Paul told the Keene hecklers that he was very much on the side of the 99 percent, but that government in the United States was more responsible for the economic disparity than those who work on Wall Street. The candidate continually reiterates his belief that it is the government who controls the money supply and provides massive bailouts to manipulate free markets. Weiss, however, contends in his article that Paul’s message is little more than impressive showmanship at best and, at worst, total fraud.

Of the candidate’s “Plan To Restore America,” which calls for massive reduction in government spending by trimming bloated bureaucracies, Weiss writes:

“This is not a plan for the 99 percent. It is about as much of a 1 percent-oriented ideological meat cleaver as you can find anywhere in the annals of politics.”

Weiss’s article comes just two days after Bloomberg published a long-anticipated report detailing how the Federal Reserve — Paul’s sworn enemy — secretly provided an estimated $13 billion of income to big banks by allowing them to take advantage of below-market rates during the 2007-2008 financial crises.

A statement on Paul’s website says of the findings: “While Fed officials say that almost all of the loans were repaid and there have been no losses, details suggest taxpayers paid a price beyond dollars as the secret funding helped preserve a broken status quo and enabled the biggest banks to grow even bigger.”

Labor Department Allows Ex-Solyndra Employees To Apply For Aid

Hundreds of workers who were laid off by bankrupt solar firm Solyndra are eligible for Federal aid, according to a ruling from the Labor Department, Fox News reported.

According to the news outlet, the ex-employees, who worked for a company that received $528 million from the Federal government, would have potential benefits that fall under a program known as “trade adjustment assistance.”

Fox News reported these benefits are backed by taxpayers and are designed to help workers who lost their jobs due to a shift in production overseas.

“Customer and aggregate United States imports of articles like or directly competitive with the cylindrical solar panel systems by Solyndra LLC have increased,” the Department of Labor said in a statement, adding that this foreign competition “contributed importantly” to the termination of these employees.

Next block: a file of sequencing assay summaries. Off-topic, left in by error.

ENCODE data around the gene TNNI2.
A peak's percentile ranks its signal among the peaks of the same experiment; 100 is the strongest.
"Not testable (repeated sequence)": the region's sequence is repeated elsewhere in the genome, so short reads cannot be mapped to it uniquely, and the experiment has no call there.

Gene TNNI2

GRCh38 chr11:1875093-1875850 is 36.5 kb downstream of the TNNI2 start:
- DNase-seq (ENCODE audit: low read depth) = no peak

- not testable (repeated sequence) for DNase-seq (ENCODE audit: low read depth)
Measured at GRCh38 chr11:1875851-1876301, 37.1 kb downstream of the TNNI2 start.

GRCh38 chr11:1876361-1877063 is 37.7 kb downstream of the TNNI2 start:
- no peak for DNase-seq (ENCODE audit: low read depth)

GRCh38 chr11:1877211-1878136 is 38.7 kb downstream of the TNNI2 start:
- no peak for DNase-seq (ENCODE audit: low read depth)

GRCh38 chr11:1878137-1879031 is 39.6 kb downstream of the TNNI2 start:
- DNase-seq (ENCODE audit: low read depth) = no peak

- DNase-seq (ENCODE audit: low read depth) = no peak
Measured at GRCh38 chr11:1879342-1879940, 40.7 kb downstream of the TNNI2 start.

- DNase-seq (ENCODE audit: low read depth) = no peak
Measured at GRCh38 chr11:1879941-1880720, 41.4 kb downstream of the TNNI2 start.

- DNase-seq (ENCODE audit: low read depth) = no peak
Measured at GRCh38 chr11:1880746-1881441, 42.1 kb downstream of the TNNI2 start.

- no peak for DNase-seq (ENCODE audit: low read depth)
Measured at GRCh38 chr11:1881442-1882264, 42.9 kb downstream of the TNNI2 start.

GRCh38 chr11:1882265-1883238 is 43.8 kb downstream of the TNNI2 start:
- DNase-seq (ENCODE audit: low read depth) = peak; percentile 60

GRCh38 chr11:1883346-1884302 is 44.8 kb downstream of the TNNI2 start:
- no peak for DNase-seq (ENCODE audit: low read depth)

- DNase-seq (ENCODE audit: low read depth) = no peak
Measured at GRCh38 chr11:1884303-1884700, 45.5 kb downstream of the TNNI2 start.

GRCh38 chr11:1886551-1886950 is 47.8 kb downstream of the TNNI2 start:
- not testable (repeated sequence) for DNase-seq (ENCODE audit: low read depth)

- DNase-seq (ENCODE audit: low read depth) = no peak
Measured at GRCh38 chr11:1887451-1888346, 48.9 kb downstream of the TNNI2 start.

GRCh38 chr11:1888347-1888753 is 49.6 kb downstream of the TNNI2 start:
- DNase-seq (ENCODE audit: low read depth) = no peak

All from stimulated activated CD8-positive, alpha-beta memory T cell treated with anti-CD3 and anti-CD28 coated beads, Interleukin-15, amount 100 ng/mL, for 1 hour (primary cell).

The move from the Labor Department came as an initial deadline passed for any satisfactory bids to buy the entire company and restart production. This dampened the hopes that the 1,000 idled workers may be rehired, and has led officials from the business to consider auctioning off equipment, Reuters reported.

British public employees on one-day strike

LONDON, Nov. 30 (UPI) — Government employees protesting pension cuts began a one-day strike just after midnight Wednesday, in an action expected to disrupt all of Britain.

Workers set up picket lines at hospitals and government offices, The Guardian reported. The Trade Union Council predicted more than 2 million employees would stay away from work in England, Wales, Scotland and Northern Ireland, surpassing the 1.5 million who joined the last mass strike in 1979.

International travelers were warned to expect long lines at airports and ferry terminals. The government asked civil servants with the appropriate security clearance to volunteer for border agent duties, but fewer than half the normal number were expected to be on the job.

More than 2,000 schools were expected to be closed in London. In Scotland, head teachers, who have administrative responsibilities voted to join the strike.

The pension changes include increasing employee contributions and raising the retirement age to 67 by 2026, eight years earlier than originally announced. Chancellor of the Exchequer George Osborne fueled union anger when he said pay increases would be capped at 1 percent for two years after a freeze through 2013.

Unions plan to hold marches and rallies around the country Wednesday.